Swallows are very popular summer visitors to Long Island. Aside from their beauty and grace they are natural weapons in the battle against the mosquito. From the family of passerine birds, swallows are distinguished by their long pointed wings. They have small legs and feet. And, they have round heads with short bills with wide mouths, well designed for feeding on flying insects. They are almost totally insectivorous, eating flies, mosquitoes and gnats.
Swallows are swift and graceful fliers, eating and drinking on the fly. It has been estimated that a swallow may cover 600 miles per day gathering food for its nestlings. All swallows migrate only by day and they feed on insects as they travel, thereby enabling them to make great distances each day. They are social birds, traveling in flocks and in, some cases, nesting in colonies. They gather in huge flocks, which can include more that one variety of swallow, in late summer and by the end of September they vacate their northern breeding area.
There are three varieties of swallows common in our area: the barn swallow, the tree swallow and the purple martin.
The barn swallow is the most common swallow, world wide. It is a long-distance migrant that breeds in the northern hemisphere and winters in the southern hemisphere, sometimes as far south as Argentina. Most barn swallows nest in man-made structures, where they construct a mud and grass cup, reinforced with feathers and soft material, supported by a sheltered ledge or rafter. They average around 6 inches long and have deeply forked tails. Barn swallows are blue-black above with creamy underparts and chestnut throats and foreheads. Female barn swallows are duller in color and their tails are shorter that males.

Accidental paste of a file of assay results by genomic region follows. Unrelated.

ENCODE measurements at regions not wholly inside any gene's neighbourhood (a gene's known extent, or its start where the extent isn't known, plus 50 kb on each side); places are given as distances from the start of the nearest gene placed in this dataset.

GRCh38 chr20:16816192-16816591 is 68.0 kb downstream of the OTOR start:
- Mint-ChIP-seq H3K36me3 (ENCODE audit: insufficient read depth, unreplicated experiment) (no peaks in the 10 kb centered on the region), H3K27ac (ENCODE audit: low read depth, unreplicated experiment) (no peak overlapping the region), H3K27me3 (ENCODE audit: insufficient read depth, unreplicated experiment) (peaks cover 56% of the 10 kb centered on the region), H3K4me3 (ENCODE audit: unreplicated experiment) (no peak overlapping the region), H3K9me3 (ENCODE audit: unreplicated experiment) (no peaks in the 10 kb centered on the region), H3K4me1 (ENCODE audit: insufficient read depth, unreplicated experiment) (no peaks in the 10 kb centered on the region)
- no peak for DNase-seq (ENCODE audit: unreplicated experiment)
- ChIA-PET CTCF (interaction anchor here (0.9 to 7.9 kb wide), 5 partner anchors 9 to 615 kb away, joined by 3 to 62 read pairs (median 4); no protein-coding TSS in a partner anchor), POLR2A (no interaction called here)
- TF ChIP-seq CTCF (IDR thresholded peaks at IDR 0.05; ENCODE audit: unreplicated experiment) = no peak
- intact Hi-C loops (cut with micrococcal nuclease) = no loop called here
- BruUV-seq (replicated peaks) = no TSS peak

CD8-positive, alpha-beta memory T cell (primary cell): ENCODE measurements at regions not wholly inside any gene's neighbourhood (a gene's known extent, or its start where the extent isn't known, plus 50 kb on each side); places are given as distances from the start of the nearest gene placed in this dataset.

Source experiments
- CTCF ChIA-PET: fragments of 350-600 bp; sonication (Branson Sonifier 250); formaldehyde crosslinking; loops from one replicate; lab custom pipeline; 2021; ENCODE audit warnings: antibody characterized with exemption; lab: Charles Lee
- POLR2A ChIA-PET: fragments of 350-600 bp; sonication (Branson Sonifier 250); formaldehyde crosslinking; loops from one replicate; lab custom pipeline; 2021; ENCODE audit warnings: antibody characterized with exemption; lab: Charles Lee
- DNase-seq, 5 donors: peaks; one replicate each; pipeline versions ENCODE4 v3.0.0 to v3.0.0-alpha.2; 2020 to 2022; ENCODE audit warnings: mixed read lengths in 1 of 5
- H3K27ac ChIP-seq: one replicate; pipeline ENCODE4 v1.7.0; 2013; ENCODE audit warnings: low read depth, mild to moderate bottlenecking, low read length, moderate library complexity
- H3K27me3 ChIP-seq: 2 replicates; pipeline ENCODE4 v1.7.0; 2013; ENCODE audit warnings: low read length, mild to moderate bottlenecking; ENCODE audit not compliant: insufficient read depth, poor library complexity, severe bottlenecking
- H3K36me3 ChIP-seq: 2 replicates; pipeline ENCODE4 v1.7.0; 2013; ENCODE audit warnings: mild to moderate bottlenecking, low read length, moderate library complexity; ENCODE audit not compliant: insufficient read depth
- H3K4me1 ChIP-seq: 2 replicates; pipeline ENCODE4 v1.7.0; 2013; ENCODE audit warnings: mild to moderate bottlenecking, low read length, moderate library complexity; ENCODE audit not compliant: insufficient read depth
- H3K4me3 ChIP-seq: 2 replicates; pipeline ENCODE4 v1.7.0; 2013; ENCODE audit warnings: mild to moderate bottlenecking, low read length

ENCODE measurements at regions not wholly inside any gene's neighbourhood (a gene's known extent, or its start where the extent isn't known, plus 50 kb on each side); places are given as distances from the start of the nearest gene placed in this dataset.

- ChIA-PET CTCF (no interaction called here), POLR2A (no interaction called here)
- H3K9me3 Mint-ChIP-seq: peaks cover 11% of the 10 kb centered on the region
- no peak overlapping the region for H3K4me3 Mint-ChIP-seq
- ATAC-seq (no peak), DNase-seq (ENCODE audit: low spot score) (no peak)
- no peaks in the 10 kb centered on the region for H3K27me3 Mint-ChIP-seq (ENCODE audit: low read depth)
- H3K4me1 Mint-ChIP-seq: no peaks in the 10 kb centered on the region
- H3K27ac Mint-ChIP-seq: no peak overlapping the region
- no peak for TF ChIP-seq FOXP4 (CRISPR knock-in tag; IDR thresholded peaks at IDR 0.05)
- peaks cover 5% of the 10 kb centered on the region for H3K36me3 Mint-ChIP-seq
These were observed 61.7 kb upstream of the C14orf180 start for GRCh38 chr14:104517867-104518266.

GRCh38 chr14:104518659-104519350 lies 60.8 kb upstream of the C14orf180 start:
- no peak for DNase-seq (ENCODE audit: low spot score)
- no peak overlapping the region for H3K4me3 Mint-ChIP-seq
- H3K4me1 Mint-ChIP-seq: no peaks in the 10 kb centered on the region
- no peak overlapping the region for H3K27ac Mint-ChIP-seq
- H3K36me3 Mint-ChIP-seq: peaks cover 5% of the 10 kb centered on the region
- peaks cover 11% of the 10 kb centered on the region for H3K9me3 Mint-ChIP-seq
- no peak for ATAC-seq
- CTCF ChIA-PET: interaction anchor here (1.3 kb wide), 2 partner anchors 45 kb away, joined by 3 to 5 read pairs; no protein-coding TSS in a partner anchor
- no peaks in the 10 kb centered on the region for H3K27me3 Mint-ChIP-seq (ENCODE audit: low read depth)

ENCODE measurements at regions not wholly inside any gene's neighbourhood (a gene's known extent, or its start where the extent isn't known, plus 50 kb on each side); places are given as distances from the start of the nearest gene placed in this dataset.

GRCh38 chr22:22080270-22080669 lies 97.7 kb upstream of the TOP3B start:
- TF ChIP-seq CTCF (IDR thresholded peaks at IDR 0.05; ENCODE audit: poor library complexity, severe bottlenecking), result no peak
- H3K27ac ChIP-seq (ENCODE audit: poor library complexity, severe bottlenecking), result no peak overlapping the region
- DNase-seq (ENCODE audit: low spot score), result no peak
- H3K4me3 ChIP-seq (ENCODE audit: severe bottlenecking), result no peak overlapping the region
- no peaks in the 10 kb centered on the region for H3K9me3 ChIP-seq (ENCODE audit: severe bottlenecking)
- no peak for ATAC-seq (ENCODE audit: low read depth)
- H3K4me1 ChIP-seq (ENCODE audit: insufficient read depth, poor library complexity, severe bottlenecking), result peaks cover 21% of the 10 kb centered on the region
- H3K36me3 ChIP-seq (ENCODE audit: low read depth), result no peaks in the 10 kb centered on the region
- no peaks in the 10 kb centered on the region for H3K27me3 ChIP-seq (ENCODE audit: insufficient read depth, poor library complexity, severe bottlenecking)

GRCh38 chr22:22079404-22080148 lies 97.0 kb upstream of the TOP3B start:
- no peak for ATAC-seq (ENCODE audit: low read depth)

Tree Swallows are about the same size as Barn swallows but their notched tails lack the deep forked profile. They have metallic steely blue-green upperparts and white underparts. Tree swallows lay 4 to 6 white eggs in a feather lined cup of grasses installed in a tree or a nest box. They don’t migrate as far south as barn swallows and can feed on berries in the winter if they find insects scarce.
Purple martins are our largest swallow, averaging over 7 inches. The adult male is a dark steel blue all over while the female and young have gray underparts and foreheads. They lay their 4 or 5 white eggs in a clump of plant material stuffed in a natural cavity or in an apartment-style martin house. They prefer to nest in colonies rather than singly and a martin house is a special structure designed with this in mind. The practice of erecting a group house to attract these insect eliminators was used by early new world settlers and their native American predecessors who hung clusters of hollow gourds near their precious crops.